June 23, 2013

Book Review: Lauren Willig's The Ashford Affair

It's 1999, and after working nonstop for seven years, Clementine Evans is finally about to make partner at her New York law firm. Clemmie's been so focused on her job she hasn't spent much time with her family; at her Granny Addie's 99th birthday party, Clemmie is shocked to realize how frail her grandmother has become. She's even more confused when Addie mistakes Clemmie for a woman named Bea--a woman Clemmie has never heard of, but whose name distresses both her mother and aunt.

Lauren Willig's The Ashford Affair sends Clemmie on a voyage of discovery back to her grandmother's life as a Kenyan coffee farmer in the 1920s and 1930s, then even further back to her grandmother's childhood at Ashford Park, home of the Earls of Gillecote. The stories of Addie's upbringing, and her complicated relationship with her cousin Bea, are all new to Clemmie, who is staggered to realize that her beloved grandmother has been hiding secrets for 70 years.

Willig (author of the Pink Carnation series) skillfully intertwines three separate story lines--New York at the end of the 20th century, London during the Great War and Kenya in the 1920s--as she tells the stories of Addie, Bea and Clemmie. Clemmie's modern stresses interweave seamlessly with Addie's wartime worries to create a fascinating, yet believable, Bridget Jones meets Downton Abbey atmosphere. Fans of Willig's other books or of Kate Morton's family sagas will enjoy The Ashford Affair.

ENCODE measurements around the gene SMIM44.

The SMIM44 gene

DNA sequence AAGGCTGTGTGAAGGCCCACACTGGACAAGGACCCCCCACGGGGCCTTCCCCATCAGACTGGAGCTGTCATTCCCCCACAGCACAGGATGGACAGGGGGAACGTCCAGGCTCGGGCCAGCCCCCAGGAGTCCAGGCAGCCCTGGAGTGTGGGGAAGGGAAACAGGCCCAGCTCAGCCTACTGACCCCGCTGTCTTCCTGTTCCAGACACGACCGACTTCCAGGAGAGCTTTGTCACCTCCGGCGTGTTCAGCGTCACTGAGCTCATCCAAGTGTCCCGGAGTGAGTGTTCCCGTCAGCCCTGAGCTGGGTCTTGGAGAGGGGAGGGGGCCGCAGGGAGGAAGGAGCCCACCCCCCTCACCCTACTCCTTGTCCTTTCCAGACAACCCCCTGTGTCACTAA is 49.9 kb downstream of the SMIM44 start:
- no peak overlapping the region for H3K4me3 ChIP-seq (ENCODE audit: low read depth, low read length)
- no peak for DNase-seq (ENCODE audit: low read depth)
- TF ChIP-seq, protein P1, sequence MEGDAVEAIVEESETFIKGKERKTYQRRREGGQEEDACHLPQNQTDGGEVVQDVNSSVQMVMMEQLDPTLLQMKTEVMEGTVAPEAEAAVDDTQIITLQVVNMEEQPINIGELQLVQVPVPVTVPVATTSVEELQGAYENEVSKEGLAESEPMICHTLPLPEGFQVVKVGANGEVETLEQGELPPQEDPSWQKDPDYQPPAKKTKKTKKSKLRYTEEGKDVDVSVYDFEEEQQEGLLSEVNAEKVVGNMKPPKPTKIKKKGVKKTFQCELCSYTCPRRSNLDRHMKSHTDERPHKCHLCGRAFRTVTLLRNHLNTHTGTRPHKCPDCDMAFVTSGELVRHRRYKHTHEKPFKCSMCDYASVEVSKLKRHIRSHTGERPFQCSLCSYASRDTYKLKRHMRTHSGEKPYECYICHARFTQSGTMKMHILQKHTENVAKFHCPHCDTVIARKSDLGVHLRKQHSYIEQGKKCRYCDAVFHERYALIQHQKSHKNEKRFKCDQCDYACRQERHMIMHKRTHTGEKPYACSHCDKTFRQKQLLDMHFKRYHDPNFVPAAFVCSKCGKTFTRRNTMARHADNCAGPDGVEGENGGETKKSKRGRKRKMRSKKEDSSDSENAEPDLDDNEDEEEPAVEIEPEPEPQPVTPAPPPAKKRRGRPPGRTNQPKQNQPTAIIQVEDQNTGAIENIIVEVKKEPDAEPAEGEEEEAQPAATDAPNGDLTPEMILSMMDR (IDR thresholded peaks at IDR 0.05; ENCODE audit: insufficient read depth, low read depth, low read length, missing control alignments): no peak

Really, The Ashford Affair is like Kate Morton lite - a great historical framework to a modern love story; without the haunting sadness of some of Morton's books. I really liked Addie's character, and I enjoyed the 1920s setting of a large part of the book; reminiscent of some scenes I love from Maisie Dobbs.

If you're looking for similar books, I just finished A Spear of Summer Grass by Deanna Raybourn, which is also set in 1920s Kenya, but I greatly preferred The Ashford Affair. Addie was a much more likeable heroine than Raybourn's Delilah.

Rating: 4 out of 5
Should I recommend this to my grandma? Sure!

Have you read Willig or Raybourn?

I originally wrote the main part of this review for Shelf Awareness. This post contains affiliate links - thanks for supporting Quirky Bookworm!